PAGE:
HomeRoast Digest

Topic: india anohki liberica 2nd impressions (18 msgs / 619 lines)
1) From: Les
OK, I am two days out from roasting the  India anohki liberica.  For
those who don't want to take the wild ride, wait two days.  Today I am
getting an intense blueberry that goes into chocolate and then into a
nice sassafras as it progresses in the mouth.  Aftertaste at this
stage of temperature in the cup is nice a clean.  One big difference
in this bean is the sweetness is more like sugar than carmelization.
It is intensely sweet in my opinion at the nice city roast that I took
it to.  I'll be seeing Alchemist John tomorrow and I will give him a
sample to try.  Now that it has  cooled some, I am getting a nice
apricot - mango.  I am still getting the sassafras, but the finish is
going into a nice sweet tobacco.  As it has cooled, I am getting a
raspberry-mango-passion fruit with some real nice chocolate hints
before ending with the tobacco.  This is the most complex coffee I
have ever had.  Tom what are you doing to me?  Well the cup is gone
and I need to head to work.  This is an incredible cup of coffee.
There really is no other coffee to reference it to.  I would like to
say even with all of the flavors described above, it does taste like
coffee.  It just has flavors dancing all over the place.  I didn't get
any of those earthy or barnyard flavors from the first two rounds this
time.  This cup even though it is incredible in its flavor is also
very very smooth.  Bottom line:  I like it!

2) From: Aaron
Now that mine has rested a few days, it is a lot better.   Lot of stuff 
going on in the cup and the flavor has mellowed out a lot and the smell 
of it has definately improved as well.
The funk is gone from it.and the blueberry both smell of the unground 
beans and in the coffee after brewing is intense, id have to say it is 
even more intense than the Harrar Horse 30 was.  One thing I did notice 
though was that the 30 subdued with time, this one seems to be 
increasing, to this point at least, with time.  Im going to have another 
cup tomorrow morning too and then wait until about the 7 day mark and 
the 10 day mark see how it taste then.  It might be one of those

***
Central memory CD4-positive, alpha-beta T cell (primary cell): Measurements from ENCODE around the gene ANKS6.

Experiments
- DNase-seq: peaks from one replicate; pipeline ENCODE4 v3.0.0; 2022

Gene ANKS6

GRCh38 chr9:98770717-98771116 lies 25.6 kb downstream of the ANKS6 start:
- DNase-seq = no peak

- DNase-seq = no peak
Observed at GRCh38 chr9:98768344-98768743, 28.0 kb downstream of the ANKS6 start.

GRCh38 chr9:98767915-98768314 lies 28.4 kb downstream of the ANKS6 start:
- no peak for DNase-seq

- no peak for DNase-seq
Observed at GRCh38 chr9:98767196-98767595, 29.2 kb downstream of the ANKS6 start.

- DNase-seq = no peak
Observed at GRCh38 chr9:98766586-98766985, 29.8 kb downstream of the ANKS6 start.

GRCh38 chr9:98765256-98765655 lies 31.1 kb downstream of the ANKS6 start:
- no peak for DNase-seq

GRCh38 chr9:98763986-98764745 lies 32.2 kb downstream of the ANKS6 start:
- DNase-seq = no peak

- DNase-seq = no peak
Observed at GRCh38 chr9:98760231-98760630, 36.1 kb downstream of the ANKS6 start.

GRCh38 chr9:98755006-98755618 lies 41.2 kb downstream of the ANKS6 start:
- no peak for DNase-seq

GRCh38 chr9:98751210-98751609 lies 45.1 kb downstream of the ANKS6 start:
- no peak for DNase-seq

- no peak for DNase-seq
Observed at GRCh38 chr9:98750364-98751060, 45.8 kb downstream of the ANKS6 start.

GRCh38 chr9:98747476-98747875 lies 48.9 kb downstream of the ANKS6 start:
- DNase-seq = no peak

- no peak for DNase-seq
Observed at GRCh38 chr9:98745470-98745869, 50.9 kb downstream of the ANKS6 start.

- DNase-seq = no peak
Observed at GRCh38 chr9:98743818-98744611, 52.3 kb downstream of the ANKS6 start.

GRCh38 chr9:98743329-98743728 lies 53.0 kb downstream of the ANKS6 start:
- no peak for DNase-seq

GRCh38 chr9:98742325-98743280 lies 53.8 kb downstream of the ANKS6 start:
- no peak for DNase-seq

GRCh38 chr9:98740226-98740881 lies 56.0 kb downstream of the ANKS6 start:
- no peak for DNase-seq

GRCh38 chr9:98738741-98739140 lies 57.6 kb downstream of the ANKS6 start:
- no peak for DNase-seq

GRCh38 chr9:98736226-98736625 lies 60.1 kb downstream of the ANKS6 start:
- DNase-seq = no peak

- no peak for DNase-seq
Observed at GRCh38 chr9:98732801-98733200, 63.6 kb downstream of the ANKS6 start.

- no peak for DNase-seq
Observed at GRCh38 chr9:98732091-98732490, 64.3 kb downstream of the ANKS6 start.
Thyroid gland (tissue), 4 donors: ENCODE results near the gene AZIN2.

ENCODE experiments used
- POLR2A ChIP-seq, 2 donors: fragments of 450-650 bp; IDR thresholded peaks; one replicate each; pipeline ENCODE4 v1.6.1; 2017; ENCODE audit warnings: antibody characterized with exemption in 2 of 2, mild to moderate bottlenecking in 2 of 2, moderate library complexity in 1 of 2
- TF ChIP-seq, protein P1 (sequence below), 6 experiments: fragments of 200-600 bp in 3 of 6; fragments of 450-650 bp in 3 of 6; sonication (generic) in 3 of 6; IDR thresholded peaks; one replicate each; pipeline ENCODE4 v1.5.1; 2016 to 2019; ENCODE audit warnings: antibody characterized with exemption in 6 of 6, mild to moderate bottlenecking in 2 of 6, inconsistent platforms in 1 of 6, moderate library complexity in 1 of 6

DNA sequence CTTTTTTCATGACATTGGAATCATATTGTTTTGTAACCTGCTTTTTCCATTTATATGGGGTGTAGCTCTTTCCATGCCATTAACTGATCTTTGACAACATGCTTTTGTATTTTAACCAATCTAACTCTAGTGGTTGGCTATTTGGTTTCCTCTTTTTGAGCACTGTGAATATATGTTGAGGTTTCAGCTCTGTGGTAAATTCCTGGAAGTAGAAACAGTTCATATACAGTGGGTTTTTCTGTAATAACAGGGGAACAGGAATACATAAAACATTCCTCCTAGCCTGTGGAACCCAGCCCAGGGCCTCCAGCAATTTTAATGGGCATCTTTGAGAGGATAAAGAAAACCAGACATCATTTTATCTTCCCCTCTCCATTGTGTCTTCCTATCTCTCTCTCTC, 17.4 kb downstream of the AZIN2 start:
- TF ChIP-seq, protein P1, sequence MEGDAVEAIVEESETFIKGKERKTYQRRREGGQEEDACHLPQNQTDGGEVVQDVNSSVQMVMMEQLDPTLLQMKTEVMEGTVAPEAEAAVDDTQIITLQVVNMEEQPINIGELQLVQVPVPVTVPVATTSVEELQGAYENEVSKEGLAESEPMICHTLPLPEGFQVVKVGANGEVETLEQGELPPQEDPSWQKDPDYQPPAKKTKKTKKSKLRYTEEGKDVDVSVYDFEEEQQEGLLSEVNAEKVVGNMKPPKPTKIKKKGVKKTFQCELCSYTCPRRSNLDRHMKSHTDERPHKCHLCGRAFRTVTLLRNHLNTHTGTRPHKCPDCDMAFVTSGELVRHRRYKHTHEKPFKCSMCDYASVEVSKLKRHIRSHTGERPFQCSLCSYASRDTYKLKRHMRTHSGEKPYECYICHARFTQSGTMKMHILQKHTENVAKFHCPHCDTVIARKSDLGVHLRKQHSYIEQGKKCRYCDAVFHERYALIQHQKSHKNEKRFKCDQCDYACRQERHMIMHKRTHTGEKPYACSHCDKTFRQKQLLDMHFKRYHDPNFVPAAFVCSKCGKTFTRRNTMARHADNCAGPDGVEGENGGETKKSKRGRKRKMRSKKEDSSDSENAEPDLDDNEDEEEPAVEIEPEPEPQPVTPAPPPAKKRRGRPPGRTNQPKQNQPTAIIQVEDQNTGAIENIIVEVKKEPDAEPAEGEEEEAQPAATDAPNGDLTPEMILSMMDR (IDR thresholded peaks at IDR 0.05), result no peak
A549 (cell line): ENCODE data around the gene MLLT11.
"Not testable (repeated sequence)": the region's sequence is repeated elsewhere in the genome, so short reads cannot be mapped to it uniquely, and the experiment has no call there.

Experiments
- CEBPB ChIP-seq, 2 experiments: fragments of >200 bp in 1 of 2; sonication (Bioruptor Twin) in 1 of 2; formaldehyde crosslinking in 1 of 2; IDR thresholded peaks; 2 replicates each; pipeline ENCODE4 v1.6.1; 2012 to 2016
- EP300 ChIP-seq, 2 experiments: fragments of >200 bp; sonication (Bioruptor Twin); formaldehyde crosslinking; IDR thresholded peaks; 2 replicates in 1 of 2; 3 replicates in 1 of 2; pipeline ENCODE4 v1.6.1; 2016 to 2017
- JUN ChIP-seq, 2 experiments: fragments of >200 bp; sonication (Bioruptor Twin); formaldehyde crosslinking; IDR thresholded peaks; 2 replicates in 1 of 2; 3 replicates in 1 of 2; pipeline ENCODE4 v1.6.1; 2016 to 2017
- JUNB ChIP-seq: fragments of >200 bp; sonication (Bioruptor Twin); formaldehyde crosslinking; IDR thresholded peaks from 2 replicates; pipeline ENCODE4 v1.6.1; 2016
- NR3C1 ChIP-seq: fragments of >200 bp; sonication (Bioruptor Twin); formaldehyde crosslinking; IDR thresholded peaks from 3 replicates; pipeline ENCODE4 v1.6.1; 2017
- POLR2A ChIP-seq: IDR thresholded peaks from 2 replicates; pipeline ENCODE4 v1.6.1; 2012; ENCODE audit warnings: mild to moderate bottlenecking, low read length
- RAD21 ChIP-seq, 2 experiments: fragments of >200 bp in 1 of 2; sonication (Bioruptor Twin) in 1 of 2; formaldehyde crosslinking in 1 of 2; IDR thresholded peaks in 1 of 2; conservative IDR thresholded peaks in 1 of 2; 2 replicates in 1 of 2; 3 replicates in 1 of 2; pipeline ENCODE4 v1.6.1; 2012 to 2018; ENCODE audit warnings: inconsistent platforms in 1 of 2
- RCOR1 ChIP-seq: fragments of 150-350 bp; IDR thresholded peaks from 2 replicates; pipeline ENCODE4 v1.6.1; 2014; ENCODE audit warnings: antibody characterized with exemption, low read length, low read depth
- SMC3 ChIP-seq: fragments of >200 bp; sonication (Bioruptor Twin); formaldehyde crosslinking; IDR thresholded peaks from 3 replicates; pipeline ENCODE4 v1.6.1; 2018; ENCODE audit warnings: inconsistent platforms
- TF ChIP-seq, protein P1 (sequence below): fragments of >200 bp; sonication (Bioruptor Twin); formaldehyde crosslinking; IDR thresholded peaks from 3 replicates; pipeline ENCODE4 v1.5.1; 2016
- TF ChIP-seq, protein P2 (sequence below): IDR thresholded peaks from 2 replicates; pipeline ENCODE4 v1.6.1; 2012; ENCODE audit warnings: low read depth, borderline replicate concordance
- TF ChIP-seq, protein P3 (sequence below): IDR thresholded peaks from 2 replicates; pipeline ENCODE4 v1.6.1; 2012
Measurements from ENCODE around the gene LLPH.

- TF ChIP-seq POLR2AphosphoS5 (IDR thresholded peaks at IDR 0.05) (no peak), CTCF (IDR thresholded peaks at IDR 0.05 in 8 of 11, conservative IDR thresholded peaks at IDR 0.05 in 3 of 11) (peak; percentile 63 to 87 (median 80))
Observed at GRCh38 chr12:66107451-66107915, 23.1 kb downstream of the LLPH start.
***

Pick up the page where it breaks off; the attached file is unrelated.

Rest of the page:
coffee's that is good after a day or two, but really needs a good week 
rest like a fine kona to really shine.... ill know in about a week/

3) From: Les
Thanks Aaron, I am glad I am not the only one drinking this coffee and
reporting.  Blueberry is awesome.  All of those who said they couldn't
taste blueberry in any of the Harrar Horse coffees need to give this
one a try.  You will be tasting blueberry if you roast it at a city
On 9/27/07, Aaron  wrote:

4) From: Jim Gundlach
       In addition to liking the blueberry or huckleberry if you  
will, flavor and aroma this coffee has the earthy tobacco flavor at  
the end.  However, I find the blueberry lingers the longest after  
drinking.  There are other flavors that pop up as the coffee cools  
that I can't name.  The one thing I haven't noticed yet is the  
chocolate.  The body is silky smooth as well.  It really is an  
unusual but quality drinking experience.  It is not like kopi luwak  
which is unusual but not really a quality drink.  The Brazil Jacu  
Bird Coffee is also unusual and a fairly decent drink but, it is not  
memorable.  I've looked up what I can find on the web about the  
Liberica coffees, and this really does not seem to fit those  
descriptions.  Most of the beans are not gigantic for instance and  
while a few are more pointed than I'm used to, it does not look like  
the descriptions I found and certainly not like the admittedly  
extreme cases Tom shows on his web page.  It may be that this rare  
lot is from an unusual varierity of Liberica.   If I were a coffee  
breeder, I would want these genes to play with.
     pecan jim
On Sep 27, 2007, at 7:38 PM, Les wrote:

5) From: Rick Copple
Les wrote:
We'll, my mouth is drooling. Brown should arrive with mine tomorrow 
(they better, if they know what's good for them), so I'll get to start 
trying this one out. Good to know about the blueberry/huckleberry, 
whatever berry there is to taste in it. As I missed out on the real 
blueberry Harrar previously. Based on what has been said so far, I know 
I'll be wishing I could order more. But, I'll just have to experience 
and treasure this one, it sounds like. I'll report as I start digging in 
too though I don't know I'll much to add, other than, yep, like everyone 
is saying and I love it. ;)
Rick Copplehttp://www.rlcopple.com/

6) From: Aaron
Les I actually roasted this one fairly dark.  Given it was somewhat of 
an uneven roast to begin with Im thinking i easily hit FC....  Second 
crack may have just started for a few seconds when I cooled it.... 
blueberry is majorly dominant....
I concur, those who couldn't coax the blueberry out of the horse 30 or 
the green stripe. this one is very easy... go fer it.

7) From: Tom & Maria - Sweet Maria's Coffee
I am getting fairly even roasts, which, looking at the green, is 
somewhat of a miracle. The green fooled me though. In Ethiopia DP 
coffee you see these green-tinted seeds that are under-ripe, 
immatures, usually a bad sign. But in the Anohki, it is simply a